The Public Debt Fund had full control over a host of state revenues and represented the UK and France who ran it. Its establishment was followed by a restructuring of Egyptian debt, which met the expectations of all the bankers concerned because reduction of stocks was not allowed. The rate of interest was increased to 7% and repayments were scheduled over 65 years. This factor, along with Egypt’s state revenues (which the Fund could bleed dry), ensured a comfortable income for both France and the UK.
A letter from Alphonse Mallet (private banker and regent of the Bank of France) to William Waddington (French Minister for Foreign Affairs and future President of the Council of Ministers) makes it evident that the priority task during the resolution of the 1876 Egyptian debt crisis was to satisfy the bankers’ interests. What follows is a translated extract from the banker’s letter to the minister, written on the eve of the 1878 Berlin Congress, scheduled to discuss the fate of the Ottoman Empire (particularly, its assets in the Balkans and the Mediterranean): “My dear friend … If the Congress convenes as expected, all we’ll have to do is to devise an international mechanism … which can exercise an effective control over the administrative agents of the government, the courts, the collection of revenue and expenses. What has been done in Egypt under pressure from private interests without any consideration for the European public order both for the courts and the debt service … can serve as the cornerstone.” (Letter of May 31, 1878. Mémoires et documents, Turkey, No.119. Archives of the Ministry of Foreign Affairs.) |13|
The geostrategic stakes for the major European powers
While the establishment of the Public Debt Fund, followed by the Egyptian debt restructuring, primarily satisfied the bankers’ interests, the interests of the great powers (origin of the bankers) were also directly at stake. The UK was by far the leading European and global power. It wanted to control and completely dominate the Eastern Mediterranean area, whose geopolitical significance had increased owing to the Suez Canal and its direct sea-routes to India (a part of the British Empire) and the rest of Asia. The UK wanted to marginalize France, which had some influence in Egypt by dint of the banks and the Suez Canal (its construction was financed through the Paris stock exchange). The need of the hour was, first, to satisfy the interests of the French bankers (closely linked to the French authorities, this is the least we can say), then to offer compensation in another part of the Mediterranean, so that France could be talked into leaving the entire region to England. That is the backdrop for the tacit agreement between London and Paris: Egypt would be returned to the UK while France would have full control over Tunisia. The dates were not yet finalized in 1876-1878, but the plan was very clear. We should also remember that the UK had purchased Cyprus from the Ottoman Empire in 1878 and it was another pawn in the British domination of the eastern Mediterranean.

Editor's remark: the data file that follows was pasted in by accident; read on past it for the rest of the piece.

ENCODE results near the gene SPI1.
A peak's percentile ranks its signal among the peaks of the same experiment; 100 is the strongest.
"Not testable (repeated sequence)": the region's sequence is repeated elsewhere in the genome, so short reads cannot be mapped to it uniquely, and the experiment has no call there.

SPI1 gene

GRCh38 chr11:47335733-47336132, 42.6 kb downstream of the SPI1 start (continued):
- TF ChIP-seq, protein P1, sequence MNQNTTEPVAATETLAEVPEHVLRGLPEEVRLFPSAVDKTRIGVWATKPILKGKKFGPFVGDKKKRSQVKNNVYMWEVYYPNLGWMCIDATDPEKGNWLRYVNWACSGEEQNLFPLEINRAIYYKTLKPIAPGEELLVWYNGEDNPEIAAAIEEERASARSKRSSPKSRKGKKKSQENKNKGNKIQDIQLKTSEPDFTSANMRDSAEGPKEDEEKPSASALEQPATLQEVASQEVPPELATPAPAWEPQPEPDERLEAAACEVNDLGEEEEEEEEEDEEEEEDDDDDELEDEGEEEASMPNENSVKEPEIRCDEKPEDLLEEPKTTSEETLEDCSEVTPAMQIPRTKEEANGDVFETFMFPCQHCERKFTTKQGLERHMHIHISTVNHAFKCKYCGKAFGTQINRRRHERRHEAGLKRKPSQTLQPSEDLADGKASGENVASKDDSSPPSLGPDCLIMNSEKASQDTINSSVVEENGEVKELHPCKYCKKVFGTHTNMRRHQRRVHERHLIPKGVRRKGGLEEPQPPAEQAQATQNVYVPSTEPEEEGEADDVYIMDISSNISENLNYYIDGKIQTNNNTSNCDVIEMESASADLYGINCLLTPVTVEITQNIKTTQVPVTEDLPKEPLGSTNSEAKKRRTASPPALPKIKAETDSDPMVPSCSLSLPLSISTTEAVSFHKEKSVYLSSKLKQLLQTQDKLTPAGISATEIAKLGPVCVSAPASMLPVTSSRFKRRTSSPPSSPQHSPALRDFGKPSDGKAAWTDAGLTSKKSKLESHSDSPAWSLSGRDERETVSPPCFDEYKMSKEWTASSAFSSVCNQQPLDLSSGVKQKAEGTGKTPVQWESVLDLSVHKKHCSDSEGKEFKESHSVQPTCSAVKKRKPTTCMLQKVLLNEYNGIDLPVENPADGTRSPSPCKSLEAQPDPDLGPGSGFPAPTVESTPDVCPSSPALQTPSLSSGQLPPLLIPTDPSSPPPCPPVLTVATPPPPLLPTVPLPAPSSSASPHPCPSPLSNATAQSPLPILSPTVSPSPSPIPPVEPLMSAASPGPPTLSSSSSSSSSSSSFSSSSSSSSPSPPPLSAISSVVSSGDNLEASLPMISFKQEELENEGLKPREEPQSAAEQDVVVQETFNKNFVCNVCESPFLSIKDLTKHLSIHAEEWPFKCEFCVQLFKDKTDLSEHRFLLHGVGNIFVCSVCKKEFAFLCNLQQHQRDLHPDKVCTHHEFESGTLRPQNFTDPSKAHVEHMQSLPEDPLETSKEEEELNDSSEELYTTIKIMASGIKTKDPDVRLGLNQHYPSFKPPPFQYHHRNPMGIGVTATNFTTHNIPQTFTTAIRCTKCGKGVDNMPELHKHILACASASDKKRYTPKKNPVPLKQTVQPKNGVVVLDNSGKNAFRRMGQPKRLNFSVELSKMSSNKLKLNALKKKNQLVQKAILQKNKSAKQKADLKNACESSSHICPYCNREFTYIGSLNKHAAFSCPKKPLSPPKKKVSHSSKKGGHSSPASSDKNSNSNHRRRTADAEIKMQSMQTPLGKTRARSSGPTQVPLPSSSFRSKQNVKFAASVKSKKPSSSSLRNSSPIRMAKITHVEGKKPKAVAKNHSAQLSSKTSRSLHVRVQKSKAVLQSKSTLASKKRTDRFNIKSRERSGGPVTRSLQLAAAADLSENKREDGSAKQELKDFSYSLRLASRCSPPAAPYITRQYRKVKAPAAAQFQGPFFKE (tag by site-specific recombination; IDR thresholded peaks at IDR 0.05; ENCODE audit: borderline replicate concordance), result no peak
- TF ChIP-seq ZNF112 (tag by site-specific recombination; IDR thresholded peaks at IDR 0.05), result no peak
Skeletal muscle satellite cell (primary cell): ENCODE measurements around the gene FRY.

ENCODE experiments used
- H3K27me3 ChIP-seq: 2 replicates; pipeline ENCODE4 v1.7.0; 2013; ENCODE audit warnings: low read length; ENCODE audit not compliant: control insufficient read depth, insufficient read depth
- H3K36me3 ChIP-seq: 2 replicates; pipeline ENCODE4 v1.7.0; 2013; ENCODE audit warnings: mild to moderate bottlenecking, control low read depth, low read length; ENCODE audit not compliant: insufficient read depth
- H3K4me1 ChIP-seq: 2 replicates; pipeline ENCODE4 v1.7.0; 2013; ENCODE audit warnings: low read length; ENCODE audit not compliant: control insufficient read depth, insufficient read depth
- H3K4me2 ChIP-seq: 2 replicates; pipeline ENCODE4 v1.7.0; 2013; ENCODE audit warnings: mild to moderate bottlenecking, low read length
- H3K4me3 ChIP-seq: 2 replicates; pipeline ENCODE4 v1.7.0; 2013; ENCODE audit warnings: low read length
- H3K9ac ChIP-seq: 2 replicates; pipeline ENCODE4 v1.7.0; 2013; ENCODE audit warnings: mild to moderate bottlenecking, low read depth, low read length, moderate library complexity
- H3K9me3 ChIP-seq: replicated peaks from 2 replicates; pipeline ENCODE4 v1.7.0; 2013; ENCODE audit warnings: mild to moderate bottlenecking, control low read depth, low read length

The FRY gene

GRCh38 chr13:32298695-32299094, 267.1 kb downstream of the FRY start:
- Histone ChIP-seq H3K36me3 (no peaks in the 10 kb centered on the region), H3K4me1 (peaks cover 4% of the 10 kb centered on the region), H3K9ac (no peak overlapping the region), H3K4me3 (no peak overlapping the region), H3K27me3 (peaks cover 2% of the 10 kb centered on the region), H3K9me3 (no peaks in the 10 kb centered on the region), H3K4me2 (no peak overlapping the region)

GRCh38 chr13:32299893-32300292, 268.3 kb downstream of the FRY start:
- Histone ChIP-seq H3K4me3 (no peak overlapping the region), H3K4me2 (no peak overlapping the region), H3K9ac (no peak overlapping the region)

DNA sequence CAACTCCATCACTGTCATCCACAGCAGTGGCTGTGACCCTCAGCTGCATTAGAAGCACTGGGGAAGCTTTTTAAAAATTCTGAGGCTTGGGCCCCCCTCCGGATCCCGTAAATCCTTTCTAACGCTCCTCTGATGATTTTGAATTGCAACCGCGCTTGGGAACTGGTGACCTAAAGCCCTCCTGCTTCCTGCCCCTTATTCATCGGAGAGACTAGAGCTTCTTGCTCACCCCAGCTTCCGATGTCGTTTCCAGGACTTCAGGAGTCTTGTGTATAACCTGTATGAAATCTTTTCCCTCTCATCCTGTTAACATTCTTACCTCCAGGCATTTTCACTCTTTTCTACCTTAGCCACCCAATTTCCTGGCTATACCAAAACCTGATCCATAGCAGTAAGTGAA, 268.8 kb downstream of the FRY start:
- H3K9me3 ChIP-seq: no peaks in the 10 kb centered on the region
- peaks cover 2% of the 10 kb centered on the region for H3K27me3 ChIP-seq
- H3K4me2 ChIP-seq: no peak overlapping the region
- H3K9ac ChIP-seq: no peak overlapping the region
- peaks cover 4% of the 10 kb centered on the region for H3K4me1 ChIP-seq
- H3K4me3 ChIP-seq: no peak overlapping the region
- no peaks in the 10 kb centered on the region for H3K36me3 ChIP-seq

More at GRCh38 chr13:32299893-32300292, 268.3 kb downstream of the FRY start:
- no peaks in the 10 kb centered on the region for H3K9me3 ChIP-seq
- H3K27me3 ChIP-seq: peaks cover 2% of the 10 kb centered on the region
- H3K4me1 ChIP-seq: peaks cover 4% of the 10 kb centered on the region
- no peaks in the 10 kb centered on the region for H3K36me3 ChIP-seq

It was not only France and the UK that settled the future of Tunisia and Egypt. The recently-unified Germany, the most important upcoming European power alongside the UK, also had its say. Otto von Bismarck, the German chancellor was obviously clear-sighted: he stated repeatedly during secret diplomatic conversations that Germany would not take offence if London and France took control of Egypt and Tunisia respectively. In return, Germany wanted a free hand in other parts of the world. French political leaders were also well aware of Bismarck’s motives. In 1870-1871, France had suffered a humiliating defeat at the hands of Germany and had lost Alsace and Lorraine. By “offering” Tunisia to France, Bismarck wanted to distract Paris from the Alsace and Lorraine issues by way of a consolation prize. This matter has been extensively documented.
In short, the fate of Egypt and Tunisia foretold the great partition of Africa for which the European powers would fight a few years later, at another conference held in Berlin in 1885. |14|
The military occupation of Egypt begins in 1882 and the country is transformed into a protectorate
In the case of Egypt and Tunisia, the European powers used Debt as their most powerful weapon for ensuring domination, leading to the total submission of previously independent states.
Following the establishment of the Public Debt Fund, the French banks went all out to collect more payments and reap profits while they granted fewer loans. From 1881, French banks stopped disbursing new loans to Egypt. They simply collected repayments against restructured outstanding debts. When a stock market crisis broke out in Paris in January 1882, the French banks had other concerns than Egypt.